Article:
Standard IntroductionI am a fan HP Lovecraft. Not his god-awful racism of course, but the fact that he wrote in such a stilted un marketable way. I think it was Neil Gaiman (Though I can’t find the interview) that described HP’s work as "a churning morass of adjectives". But the ideas in the stories, the mysterious and weird parts that lend themselves so well too modern horror are often great.
The idea of humanity not being important at all, that the universe is chaotic and hostile, and that even knowing about these things leave the protagonists of the stories insane from the knowledge, those are all cool.
What is also cool is that all of HP Lovecraft’s writings are public domain. They can be re-printed, referenced, and even re-written by those (like me) who are fans of the ideas but want to make the writing cleaner, or tighter, or just less racist. (Seriously, why did you name the cat that Howie? Did you think it was funny?)
Today’s EntryI figured I would take one of his more accessible stories and rewrite it a bit as an experiment. “Memory” is a post-apocalyptic fiction about a pair of monsters dwelling in a ruin. I imagine had Lovecraft taken more time with it and put it to verse it could have made an excellent poem, I too did not spend that much time on it. I did take the time to clean it up a lot, reordering the sentences to a more modern flow. I hope you enjoy it.
If you want to do this yourself, here is a link to HP Lovecraft’s complete works, or at least the horror ones. I believe he wrote some romance stories too and I have no idea where to find those.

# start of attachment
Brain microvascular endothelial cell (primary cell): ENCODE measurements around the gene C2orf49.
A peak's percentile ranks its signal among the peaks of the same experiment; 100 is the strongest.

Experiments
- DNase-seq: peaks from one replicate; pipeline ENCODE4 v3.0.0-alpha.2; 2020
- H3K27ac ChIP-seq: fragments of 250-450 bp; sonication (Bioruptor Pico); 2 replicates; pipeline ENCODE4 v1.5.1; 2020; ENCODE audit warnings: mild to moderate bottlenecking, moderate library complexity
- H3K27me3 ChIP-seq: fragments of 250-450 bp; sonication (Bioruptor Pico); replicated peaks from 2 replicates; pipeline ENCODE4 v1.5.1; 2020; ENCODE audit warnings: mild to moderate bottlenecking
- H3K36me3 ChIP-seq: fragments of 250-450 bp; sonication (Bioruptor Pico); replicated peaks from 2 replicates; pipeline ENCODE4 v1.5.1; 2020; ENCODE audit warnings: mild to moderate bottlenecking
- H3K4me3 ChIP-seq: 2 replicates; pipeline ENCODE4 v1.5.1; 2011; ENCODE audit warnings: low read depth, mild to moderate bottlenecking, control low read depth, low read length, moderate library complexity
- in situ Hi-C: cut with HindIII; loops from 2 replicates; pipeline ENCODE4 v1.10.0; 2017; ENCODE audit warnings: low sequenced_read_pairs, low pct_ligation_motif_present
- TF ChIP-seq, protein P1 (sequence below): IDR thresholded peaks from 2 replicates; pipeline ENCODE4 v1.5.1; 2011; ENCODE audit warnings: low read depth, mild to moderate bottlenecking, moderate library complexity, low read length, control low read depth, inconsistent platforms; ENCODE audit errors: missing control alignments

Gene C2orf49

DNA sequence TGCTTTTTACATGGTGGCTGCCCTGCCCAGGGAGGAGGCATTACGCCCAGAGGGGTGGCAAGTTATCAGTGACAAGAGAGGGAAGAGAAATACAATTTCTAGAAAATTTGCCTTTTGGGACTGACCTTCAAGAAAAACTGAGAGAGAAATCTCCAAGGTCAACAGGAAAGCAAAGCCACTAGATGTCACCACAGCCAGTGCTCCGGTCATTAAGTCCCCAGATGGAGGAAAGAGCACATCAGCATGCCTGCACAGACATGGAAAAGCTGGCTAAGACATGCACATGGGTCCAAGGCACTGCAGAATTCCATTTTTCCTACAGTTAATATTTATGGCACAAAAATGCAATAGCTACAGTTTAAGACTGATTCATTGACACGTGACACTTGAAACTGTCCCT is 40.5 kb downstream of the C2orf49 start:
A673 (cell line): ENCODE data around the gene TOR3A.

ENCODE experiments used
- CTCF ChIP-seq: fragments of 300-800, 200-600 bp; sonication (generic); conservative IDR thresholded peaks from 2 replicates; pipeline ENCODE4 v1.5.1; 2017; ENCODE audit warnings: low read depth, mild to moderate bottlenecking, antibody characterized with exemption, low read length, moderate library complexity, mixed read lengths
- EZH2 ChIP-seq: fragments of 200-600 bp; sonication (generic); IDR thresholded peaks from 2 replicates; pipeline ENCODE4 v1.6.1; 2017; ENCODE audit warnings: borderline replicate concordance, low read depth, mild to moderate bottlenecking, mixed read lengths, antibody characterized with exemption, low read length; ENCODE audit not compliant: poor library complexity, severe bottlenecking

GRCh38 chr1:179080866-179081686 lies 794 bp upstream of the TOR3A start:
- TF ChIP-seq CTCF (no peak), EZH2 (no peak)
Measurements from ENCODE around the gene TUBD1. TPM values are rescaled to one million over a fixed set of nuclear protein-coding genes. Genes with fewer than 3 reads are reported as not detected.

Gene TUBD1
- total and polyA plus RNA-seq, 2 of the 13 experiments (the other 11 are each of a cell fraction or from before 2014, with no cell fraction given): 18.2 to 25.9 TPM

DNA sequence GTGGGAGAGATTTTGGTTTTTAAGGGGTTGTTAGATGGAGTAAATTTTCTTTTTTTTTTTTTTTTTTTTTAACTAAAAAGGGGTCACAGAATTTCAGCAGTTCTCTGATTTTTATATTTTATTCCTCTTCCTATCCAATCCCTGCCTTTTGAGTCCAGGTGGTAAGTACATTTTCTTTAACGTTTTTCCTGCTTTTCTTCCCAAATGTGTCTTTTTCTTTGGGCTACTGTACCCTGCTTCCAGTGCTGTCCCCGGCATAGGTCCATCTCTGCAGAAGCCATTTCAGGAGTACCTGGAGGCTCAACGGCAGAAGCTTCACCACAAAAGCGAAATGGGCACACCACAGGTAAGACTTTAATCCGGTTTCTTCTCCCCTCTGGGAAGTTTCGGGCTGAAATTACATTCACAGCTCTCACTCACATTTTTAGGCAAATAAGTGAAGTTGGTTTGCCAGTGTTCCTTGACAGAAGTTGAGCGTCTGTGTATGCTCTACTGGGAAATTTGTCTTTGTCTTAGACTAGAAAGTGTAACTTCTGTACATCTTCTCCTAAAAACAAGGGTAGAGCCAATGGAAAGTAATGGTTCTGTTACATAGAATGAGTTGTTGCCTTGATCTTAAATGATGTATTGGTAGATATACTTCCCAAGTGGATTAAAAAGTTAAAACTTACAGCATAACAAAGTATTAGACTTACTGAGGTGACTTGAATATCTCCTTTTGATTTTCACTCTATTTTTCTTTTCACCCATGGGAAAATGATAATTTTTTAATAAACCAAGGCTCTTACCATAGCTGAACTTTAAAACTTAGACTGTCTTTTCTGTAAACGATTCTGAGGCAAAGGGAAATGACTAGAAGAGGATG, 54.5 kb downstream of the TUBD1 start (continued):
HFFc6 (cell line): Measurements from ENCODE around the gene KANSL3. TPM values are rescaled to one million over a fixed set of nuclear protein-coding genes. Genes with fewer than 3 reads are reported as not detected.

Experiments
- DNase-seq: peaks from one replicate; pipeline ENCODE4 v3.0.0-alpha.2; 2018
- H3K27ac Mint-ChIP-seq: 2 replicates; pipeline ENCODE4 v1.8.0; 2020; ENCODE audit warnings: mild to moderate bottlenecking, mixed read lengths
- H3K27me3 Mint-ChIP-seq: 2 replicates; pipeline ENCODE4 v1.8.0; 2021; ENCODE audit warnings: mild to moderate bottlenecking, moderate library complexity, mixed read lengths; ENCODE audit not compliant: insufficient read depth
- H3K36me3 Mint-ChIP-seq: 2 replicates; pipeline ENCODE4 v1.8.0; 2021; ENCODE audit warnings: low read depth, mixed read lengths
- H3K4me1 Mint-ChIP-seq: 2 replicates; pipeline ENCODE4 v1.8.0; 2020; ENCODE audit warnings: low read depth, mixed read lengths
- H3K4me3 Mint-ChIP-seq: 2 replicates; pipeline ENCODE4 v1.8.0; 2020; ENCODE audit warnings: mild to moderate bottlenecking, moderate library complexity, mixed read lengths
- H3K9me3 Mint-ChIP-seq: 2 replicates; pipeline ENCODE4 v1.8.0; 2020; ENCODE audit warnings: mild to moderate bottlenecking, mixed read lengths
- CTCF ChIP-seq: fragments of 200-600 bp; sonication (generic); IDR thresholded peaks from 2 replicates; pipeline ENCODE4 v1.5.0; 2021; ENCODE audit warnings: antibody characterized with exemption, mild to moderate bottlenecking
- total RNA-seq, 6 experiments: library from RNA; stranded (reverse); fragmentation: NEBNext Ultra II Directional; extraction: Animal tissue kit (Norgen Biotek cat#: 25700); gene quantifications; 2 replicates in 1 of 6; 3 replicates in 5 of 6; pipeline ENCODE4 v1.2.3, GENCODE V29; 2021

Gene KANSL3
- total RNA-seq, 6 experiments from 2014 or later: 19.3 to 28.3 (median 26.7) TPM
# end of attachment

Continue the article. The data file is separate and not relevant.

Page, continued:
Anyway, here is the story.
In the valley of Nis, the waning moon shines thinly. The accursed light tearing with feeble horns thru the lethal foliage of a great golden tree. Deeper within the valley, where that light reaches not, shift and lurk forms unseen and those best left un beheld.
Stinking and vile is the herbage on each slope. Where thorny vines and creeping poisoned leaves crawl amidst the stones of ruined palaces, twisting tightly about broken columns and strange monoliths, and heaving up marble pavements laid by forgotten hands.
In trees that grow gigantic in crumbling courtyards leap little apes, while in and out of deep treasure-vaults writhe serpents and scaly things without names, venom dripping from lipless fanged mouths.
Stones sleep beneath coverlets of dank moss, vast and mighty were the walls from which they fell. For all time did their builders erect them, for futures so distant as to exist beyond imagining, and in sooth they still serve nobly. Beneath them the grey toad makes his habitation.
At the deepest bottom of the valley lies the river Than, whose waters are weed choked and nearly all slime. From hidden springs this river rises and to subterranean grottoes it flows. The Demon of the Valley knows not why its waters are red, nor whither they are bound.
The Genie that haunts the moonbeams coxed the Demon of the Valley to converse, saying, "I am old, and forget much. Tell me the deeds, the character, and the names of them who built these things of Stone."
"I am Memory,” the Demon replied. “I am wise in lore of the past, but I too am old. These beings were like the waters of the river Than. Not to be understood. Their deeds I recall not, for they were but of the moment. Their aspect I recall dimly, it was like to that of the little apes in the trees. Their name I recall clearly, for it rhymed with that of the river. These beings of yesterday were called Man."
With that reply the Genie flew back to the thin horned moon, and the Demon looked intently at a little ape mulling about in a tree that grew in a crumbling courtyard.
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